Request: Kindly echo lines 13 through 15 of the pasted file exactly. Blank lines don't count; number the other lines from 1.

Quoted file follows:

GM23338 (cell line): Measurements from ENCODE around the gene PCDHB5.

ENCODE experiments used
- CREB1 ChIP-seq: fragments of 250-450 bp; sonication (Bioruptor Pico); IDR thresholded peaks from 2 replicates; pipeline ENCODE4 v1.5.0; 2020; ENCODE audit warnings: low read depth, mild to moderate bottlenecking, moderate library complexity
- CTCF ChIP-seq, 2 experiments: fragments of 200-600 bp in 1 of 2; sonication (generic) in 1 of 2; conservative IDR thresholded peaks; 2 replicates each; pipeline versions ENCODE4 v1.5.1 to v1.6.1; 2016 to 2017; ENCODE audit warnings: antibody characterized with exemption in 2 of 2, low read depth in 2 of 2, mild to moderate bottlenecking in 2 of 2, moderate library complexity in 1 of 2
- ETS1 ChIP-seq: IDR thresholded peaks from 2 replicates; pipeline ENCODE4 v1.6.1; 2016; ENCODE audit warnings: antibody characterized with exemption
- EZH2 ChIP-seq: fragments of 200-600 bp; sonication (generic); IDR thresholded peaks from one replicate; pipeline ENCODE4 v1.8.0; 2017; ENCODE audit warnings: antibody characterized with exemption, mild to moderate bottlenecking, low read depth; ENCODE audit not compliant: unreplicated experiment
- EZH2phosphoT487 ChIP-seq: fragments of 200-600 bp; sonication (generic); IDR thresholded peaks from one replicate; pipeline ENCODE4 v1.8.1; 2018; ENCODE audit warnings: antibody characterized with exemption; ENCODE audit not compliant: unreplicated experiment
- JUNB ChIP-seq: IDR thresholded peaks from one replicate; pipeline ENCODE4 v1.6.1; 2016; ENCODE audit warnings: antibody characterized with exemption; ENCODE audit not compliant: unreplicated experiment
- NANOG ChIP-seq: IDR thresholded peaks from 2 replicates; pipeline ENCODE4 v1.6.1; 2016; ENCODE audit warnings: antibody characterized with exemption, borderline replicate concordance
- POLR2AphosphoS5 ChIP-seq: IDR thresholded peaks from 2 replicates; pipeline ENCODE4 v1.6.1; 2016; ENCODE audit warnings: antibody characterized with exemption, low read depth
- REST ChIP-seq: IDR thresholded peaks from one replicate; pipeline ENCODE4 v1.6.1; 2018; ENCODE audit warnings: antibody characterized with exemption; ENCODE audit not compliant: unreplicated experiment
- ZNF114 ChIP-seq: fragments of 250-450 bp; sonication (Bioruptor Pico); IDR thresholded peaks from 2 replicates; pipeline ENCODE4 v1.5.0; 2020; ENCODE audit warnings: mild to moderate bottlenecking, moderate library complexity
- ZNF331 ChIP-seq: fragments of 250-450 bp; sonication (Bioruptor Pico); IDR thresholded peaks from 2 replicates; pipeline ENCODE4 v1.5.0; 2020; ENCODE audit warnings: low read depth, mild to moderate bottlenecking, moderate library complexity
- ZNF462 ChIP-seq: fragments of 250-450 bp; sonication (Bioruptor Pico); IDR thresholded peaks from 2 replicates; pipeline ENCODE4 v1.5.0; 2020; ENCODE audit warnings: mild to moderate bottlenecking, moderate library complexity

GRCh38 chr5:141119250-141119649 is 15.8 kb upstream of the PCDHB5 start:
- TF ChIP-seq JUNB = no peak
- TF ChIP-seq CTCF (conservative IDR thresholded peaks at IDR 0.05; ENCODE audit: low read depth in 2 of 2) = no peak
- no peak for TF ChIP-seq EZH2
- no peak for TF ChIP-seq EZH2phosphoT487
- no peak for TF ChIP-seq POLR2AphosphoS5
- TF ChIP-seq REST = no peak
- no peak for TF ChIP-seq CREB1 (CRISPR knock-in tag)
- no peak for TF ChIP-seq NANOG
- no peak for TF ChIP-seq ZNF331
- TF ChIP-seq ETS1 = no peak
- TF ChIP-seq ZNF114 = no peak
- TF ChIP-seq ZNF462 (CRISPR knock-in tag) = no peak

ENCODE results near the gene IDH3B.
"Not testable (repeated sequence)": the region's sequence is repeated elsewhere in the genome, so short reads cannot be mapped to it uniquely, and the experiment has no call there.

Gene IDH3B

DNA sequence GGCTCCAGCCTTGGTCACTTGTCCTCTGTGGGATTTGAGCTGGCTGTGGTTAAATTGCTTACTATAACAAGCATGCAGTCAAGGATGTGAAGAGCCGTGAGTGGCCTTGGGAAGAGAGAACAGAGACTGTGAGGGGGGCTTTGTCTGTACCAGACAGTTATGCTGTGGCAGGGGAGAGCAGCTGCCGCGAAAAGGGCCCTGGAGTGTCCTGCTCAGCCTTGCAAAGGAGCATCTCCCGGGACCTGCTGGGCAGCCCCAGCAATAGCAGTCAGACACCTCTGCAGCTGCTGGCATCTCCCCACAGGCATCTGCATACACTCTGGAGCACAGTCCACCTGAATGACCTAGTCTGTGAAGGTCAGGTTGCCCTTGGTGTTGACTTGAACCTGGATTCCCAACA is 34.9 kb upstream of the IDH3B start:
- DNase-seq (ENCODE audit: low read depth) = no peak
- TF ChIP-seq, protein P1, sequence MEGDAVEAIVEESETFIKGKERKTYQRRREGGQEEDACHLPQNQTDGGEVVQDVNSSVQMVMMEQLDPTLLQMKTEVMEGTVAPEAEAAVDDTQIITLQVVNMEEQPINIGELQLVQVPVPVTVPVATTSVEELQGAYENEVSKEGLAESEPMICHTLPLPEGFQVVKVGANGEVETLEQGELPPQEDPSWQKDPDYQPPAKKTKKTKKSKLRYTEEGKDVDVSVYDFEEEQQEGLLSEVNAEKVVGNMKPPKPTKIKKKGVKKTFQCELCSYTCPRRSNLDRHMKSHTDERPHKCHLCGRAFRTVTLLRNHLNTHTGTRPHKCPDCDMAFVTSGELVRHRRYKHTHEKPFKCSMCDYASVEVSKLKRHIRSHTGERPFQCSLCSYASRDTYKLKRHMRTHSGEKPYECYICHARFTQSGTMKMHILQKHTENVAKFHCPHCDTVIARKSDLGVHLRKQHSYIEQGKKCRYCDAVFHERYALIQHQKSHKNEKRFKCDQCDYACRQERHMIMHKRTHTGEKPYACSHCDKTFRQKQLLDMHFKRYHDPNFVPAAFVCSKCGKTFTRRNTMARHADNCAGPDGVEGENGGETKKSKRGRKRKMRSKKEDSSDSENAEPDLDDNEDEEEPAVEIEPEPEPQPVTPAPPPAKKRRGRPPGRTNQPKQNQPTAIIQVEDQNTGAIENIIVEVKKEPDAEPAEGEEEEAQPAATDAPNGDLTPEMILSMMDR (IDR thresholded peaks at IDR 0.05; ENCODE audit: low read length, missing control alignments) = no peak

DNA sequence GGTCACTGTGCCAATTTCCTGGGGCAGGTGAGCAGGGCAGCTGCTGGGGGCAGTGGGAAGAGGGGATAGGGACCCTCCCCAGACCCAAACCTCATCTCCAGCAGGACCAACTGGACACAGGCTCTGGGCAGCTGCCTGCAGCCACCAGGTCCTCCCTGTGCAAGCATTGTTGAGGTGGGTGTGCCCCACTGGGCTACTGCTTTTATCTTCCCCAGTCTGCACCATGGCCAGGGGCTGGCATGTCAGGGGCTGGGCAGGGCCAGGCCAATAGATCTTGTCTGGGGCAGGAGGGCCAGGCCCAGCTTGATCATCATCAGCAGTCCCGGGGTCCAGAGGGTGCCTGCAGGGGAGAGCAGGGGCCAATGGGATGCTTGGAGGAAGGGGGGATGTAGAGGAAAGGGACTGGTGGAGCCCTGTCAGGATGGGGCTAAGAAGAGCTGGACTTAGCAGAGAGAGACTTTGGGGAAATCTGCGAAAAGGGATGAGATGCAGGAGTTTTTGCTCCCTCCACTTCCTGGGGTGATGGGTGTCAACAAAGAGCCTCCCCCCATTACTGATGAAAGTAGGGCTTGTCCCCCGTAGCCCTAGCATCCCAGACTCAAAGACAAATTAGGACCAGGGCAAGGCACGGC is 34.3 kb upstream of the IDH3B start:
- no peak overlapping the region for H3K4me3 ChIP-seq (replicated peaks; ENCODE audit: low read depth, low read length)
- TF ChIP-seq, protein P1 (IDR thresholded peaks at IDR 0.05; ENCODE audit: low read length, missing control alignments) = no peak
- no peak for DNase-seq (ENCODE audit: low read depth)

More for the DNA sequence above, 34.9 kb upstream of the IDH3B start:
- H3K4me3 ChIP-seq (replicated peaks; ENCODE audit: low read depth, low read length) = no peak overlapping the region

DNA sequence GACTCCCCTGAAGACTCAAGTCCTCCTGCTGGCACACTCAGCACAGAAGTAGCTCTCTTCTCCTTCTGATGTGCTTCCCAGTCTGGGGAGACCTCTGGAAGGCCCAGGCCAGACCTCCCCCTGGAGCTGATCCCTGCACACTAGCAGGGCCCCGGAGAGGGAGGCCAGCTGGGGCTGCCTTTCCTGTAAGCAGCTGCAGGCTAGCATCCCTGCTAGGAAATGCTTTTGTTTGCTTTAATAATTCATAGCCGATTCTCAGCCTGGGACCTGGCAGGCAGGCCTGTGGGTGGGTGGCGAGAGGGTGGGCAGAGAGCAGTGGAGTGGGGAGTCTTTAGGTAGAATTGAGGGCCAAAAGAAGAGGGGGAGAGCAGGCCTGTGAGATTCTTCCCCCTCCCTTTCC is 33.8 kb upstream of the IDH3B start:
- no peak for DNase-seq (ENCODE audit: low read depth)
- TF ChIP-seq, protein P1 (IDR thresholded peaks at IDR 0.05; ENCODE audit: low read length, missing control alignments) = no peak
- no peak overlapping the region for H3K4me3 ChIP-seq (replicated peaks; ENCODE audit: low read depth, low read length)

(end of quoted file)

- ZNF331 ChIP-seq: fragments of 250-450 bp; sonication (Bioruptor Pico); IDR thresholded peaks from 2 replicates; pipeline ENCODE4 v1.5.0; 2020; ENCODE audit warnings: low read depth, mild to moderate bottlenecking, moderate library complexity
- ZNF462 ChIP-seq: fragments of 250-450 bp; sonication (Bioruptor Pico); IDR thresholded peaks from 2 replicates; pipeline ENCODE4 v1.5.0; 2020; ENCODE audit warnings: mild to moderate bottlenecking, moderate library complexity

GRCh38 chr5:141119250-141119649 is 15.8 kb upstream of the PCDHB5 start: